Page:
Simon Greaves

Australian Tom Slingsby, a sailor first inspired by Britain’s Ben Ainslie, struck gold on Weymouth’s Nothe course on Monday in a race that saw the island of Cyprus win its first ever Olympic medal, a silver in the same Laser class.

Slingsby, 27, from New South Wales, who has said he is retiring after these games, could have been a professional tennis player but took up Laser single-handed dinghy sailing aged 15 after being inspired by Ainslie’s duelling with Brazilian Robert Scheidt.

And it was these aggressive match-racing skills that saw him through to a gold medal today in strong winds gusting to more than 22 knots. The pair separated from the fleet after a pre-race battle of nerves that became a one-on-one tussle at the back of the fleet, on the opposite side of the course, with Slingsby eventually stretching a gap from his opponent.

Slingsby had gone into Monday’s medal race as the gold favourite after consolidating his place at the top of the leaderboard by winning both races on Saturday.

The four-time world champion was able to put to rest his disappointing result at the 2008 Beijing games. Read more >>

Esther Bintliff

Following a spate of expulsions from London 2012 in recent days, we thought it might be helpful to give you a little cut-out-and-keep guide to staying IN the Olympics. Stick to these rules†, and when you finally achieve your lifelong ambition to compete in the world’s biggest sports competition, we think you’ll stand a good chance of at least making it through your event.

  • Avoid hash brownies. This seems relatively simple: don’t eat foodstuffs laced with illegal drugs. Unfortunately, it appears you can never be *quite* sure with homebaked goods, as Nick Delpopolo, the US judoko expelled on Monday, found out to his cost. “My positive test was caused by my inadvertent consumption of food that I did not realize had been baked with marijuana”, he said. If you feel you are also at risk of inadvertently consuming food baked with marijuana, our advice would be two-pronged: firstly, consider avoiding brownies altogether for the year before the games. They are, after all, one of the cake-foods most beloved of hash fiends. Don’t despair: there are lots of other tasty, harder-to-make cake products that are less likely to be spiked, such as the bakewell tart, or the classic battenberg. Our second piece of advice is to avoid altogether any baked goods whose provenance you are unclear about, particularly if they have been made by a member of your peer group with a history of drug use, and are being handed out at, say, a party. If you’re really worried, stick to store-bought treats with the wrapping intact.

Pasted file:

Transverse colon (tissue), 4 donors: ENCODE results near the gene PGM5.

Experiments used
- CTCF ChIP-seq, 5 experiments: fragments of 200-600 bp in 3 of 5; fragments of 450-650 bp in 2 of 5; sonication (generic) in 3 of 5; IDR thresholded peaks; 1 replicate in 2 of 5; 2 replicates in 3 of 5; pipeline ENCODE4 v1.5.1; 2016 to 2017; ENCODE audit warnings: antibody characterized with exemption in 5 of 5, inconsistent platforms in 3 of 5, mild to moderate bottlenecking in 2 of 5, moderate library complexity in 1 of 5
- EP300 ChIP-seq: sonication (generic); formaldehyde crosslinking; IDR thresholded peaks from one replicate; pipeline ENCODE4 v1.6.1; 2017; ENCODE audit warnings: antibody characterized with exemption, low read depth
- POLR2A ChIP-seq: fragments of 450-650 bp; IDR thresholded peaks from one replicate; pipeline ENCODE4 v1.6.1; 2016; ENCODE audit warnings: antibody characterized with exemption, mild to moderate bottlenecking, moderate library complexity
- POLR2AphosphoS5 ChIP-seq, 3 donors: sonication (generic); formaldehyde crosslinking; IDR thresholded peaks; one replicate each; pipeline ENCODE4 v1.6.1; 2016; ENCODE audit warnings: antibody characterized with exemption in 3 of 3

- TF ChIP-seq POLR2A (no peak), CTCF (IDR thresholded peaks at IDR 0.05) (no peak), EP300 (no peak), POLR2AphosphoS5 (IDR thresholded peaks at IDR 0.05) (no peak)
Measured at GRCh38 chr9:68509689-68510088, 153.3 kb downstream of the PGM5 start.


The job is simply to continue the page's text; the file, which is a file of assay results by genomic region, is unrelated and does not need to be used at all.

•  Don’t be racist. It’s just plain wrong. Jokes with racist overtones – such as that made by the Greek athlete Paraskevi Papachristou - are a surefire way of getting yourself thrown out of the games. Ditto for offensive remarks directed at another country; Swiss footballer Michel Morganella was rightly expelled when he posted insulting comments about South Koreans.


Emily Cadman

Whilst ancedotes about Olympic fever are two a penny at the moment, do we actually have any evidence about how interested people are? Well these power demand charts, courtesy of the National Grid, perhaps offer one rough and ready way of looking at how engaged the stay at home audience has been at key points.

Firstly, of all the highest TV audience to date – the opening ceremony. The annotations on the charts are from analysts at the National Grid.

The pink line shows electricity demand for the equivalent Friday a year ago, and the blue line the actual demand during the opening ceremony – which drew an average of 22.4m viewers, the highest since 1998, and a peak audience at 9.45pm of 26.9m.

On it you can clearly see the suppression of electricity demand for key parts of the ceremony, and then above trend (demand excess) usage as the evening wore on.


Gideon Rachman

Here in Britain there have been a few grumbles about the partisan coverage the BBC is giving to the Olympics, with an obsessive focus on Britain’s position in the medals table and on local athletes. But I’m told that it is little different in other countries. Every nation focuses on its own athletes. As a result, every country is watching a different Olympics.


A private jet, and a limo… Photo by Scott Gries/Getty Images

Ahead of the Olympics, the UK’s Civil Aviation Authority was expecting upwards of 10,000 flights by general aviation aircraft – that is, anything from hang gliders to transatlantic private jets – during the busy games period.

The authorities prepared by asking ACL, the country’s co-ordinator of airport take-off and landing slots, to take management of 40 air fields in the south-east of England (some critics argued this was going overboard). And they demanded that people entering the games’ restricted airspace on private aircraft receive security clearance before take-off.